Located only a few miles from Snowdon, the highest mountain in Wales, Dinorwig power station was regarded as one of the world’s most imaginative engineering and environmental projects upon its completion in May 1984.

The pumped storage power plant comprises of 16km of underground tunnels, located deep below Elidir Mountain. Its construction required 1M tonnes of concrete, 200,000 tonnes of cement and 4500 tonnes of steel. The station’s six generating units stand in Europe’s largest manmade cavern, 750m inside the mountain. Adjacent to this lies the main inlet valve chamber housing the plant that regulates the flow of water through the turbines.

Dinorwig’s reversible pump/turbines are capable of reaching maximum generation in less than 16 seconds. Using off-peak electricity from the country’s coal-fired and nuclear power stations, Dinorwig pumps as much as 7Mm3 of water from lake Llyn Peris at the foot of the mountain over 600m up to Marchlyn Mawr, the lake at the top of the mountain. In generating mode, the power station can produce 1728MW of electrical power for a period of up to five hours.

Dinorwig has been designed to have an operational life of 40 years, meaning a thorough maintenance schedule is essential to keep the power station’s six generators in reliable working condition. Every three years each generator must be dismantled and maintained. Each generator, weighing over 450 tonnes, requires large cranes to be utilised for their dismantling. For this purpose, running across the 180m long generating hall are two 250 tonne gantry cranes and one 10 tonne gantry crane. There are two tracks on two different levels – the higher track for the two 250 tonne cranes and the lower track for the 10 tonne crane. With this arrangement, it is possible for the 10 tonne crane to travel under the two 250 tonne cranes. With all three cranes being manually controlled, engineers at Dinorwig were concerned that it could be possible for the cranes to collide, prompting them to look at solutions that would semi-automate the cranes and incorporate anti-collision protection.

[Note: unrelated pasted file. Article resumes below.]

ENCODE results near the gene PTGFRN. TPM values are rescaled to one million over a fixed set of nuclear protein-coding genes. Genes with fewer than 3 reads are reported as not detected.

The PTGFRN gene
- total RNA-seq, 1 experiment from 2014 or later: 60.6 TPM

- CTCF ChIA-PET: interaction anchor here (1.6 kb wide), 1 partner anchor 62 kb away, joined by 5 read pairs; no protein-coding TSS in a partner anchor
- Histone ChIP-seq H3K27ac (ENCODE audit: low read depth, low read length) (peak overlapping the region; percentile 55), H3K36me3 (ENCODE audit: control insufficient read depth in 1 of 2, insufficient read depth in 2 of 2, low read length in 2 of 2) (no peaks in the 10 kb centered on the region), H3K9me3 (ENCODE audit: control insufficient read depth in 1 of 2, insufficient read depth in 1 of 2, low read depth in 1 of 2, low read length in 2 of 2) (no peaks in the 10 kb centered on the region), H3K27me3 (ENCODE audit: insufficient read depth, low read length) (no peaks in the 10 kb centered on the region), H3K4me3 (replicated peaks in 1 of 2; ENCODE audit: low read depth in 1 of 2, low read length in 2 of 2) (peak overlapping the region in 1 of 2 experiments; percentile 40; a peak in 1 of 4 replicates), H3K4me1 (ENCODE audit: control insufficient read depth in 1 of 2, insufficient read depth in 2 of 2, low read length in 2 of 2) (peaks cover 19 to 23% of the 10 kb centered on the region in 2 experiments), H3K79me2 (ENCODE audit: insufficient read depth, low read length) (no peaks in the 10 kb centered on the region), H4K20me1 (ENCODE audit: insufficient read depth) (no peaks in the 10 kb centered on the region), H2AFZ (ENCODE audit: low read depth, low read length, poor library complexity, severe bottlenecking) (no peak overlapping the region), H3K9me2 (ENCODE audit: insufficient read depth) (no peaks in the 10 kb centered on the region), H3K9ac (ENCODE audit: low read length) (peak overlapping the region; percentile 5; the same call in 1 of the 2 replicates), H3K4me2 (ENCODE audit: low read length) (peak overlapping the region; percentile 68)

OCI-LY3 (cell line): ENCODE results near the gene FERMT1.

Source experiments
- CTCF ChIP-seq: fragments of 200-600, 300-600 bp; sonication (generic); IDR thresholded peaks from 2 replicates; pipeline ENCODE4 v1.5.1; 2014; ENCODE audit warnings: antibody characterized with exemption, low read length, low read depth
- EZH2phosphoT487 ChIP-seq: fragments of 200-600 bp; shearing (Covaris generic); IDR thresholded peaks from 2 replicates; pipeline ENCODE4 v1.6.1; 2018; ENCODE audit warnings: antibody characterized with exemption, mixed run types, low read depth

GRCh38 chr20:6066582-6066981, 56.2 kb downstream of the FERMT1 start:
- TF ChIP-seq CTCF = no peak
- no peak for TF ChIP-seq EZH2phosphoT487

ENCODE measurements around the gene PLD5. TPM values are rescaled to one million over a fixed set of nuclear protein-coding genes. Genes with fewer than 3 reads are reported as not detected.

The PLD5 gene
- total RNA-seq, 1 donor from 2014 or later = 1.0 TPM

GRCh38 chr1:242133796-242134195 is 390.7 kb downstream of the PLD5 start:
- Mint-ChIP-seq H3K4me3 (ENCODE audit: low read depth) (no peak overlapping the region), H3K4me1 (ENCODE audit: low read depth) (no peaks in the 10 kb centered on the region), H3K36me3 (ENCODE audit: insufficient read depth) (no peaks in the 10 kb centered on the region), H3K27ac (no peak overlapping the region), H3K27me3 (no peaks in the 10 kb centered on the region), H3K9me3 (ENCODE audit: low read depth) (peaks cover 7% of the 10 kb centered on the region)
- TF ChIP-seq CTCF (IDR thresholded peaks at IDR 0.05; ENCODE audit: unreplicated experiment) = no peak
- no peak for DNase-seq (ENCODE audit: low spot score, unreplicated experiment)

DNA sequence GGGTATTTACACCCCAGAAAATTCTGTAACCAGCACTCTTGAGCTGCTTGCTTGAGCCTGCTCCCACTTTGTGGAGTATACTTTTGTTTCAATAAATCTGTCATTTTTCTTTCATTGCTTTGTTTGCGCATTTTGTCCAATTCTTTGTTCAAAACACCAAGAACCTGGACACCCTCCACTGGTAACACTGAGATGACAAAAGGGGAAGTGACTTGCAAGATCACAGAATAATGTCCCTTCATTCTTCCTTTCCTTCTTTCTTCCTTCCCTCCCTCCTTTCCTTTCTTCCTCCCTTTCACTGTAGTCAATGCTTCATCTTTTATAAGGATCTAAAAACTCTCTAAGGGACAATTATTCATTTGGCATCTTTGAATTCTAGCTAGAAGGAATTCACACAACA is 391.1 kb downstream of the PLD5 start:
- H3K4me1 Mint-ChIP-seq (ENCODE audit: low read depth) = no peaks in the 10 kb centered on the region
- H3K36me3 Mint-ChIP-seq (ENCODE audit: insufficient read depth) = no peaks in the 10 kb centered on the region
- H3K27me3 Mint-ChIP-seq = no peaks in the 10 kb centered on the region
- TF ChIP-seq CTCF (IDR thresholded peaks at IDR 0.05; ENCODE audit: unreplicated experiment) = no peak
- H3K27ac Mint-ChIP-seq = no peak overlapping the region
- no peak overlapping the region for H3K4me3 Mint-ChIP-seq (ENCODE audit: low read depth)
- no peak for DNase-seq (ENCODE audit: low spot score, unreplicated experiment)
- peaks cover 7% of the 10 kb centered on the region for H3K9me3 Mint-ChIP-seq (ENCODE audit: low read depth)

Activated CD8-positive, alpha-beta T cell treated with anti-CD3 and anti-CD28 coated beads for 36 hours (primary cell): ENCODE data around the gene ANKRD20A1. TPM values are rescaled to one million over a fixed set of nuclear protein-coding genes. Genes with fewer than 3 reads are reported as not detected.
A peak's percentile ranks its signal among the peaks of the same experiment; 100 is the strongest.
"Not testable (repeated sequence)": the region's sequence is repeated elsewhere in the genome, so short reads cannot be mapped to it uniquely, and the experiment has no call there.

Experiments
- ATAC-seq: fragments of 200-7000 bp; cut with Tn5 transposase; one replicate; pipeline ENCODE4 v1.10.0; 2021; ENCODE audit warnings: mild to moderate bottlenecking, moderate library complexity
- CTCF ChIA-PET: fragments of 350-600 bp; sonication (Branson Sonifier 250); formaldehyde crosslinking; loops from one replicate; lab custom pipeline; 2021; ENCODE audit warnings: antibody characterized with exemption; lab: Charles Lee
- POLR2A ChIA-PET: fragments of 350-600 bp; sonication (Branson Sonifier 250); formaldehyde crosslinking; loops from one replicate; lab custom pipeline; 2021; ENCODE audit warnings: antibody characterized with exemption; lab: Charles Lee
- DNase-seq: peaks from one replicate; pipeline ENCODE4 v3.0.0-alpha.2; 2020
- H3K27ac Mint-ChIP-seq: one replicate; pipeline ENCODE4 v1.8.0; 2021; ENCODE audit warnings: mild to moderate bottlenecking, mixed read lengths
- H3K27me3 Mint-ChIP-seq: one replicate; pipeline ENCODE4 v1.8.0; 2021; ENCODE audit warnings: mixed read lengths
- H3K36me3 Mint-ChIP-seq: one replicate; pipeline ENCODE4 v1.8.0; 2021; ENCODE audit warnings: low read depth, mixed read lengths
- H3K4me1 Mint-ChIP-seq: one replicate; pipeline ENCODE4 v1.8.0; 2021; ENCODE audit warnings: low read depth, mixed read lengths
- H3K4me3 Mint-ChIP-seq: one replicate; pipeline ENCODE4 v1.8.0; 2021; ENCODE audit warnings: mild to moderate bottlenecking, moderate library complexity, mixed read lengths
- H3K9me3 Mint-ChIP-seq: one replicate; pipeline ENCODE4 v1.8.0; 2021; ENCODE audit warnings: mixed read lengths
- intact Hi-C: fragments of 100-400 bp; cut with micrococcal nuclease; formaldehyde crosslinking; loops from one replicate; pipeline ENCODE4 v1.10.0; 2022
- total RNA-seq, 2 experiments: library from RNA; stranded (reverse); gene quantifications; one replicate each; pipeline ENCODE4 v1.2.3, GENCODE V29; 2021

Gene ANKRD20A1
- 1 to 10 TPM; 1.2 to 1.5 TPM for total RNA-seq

To avoid this problem, Dinorwig’s engineers decided to install a positioning system onto each crane, with a PLC to read the positional information and communicate with the other cranes’ PLCs via a radio link. The positioning system chosen for this task was SICK|Stegmann’s Pomux KH53 Linear encoder system – a non-contact absolute positioning encoder that enables the position of the cranes to be calculated with millimetre accuracy. The system comprises just two component parts – the read head and the measuring elements.

Two metre long measuring elements, incorporating a number of permanent magnets, are placed end to end along the full 180m length of the track. The magnets within the measuring elements are fixed in place such that the separation between them is unique and never repeated. When installed in a specific order, the magnet separations form an absolute code, which is read by the read head. The read head, mounted on the crane, can detect at least three magnets at any position along the travel. The read head can therefore detect two unique magnet separations and hence identify its absolute position.

The construction of the system enables multiple read heads to be used with a single run of measuring elements. Therefore, in this application it was only necessary to install one set of measuring elements to serve all three cranes. The read head produces an SSI or Profibus DP digital output with a resolution of 0.1mm. In this application it was desirable to feed the positional data into the PLC in an analogue format. To facilitate this, the SSI data was converted to a 0-10V analogue signal using an IV251 interface module called the. The IV251 is manufactured by MKS in Germany whom SICK represent in the UK.

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For further information on the positioning system, visit www.sick.co.uk. More information on Dinorwig can be found on www.fhc.co.uk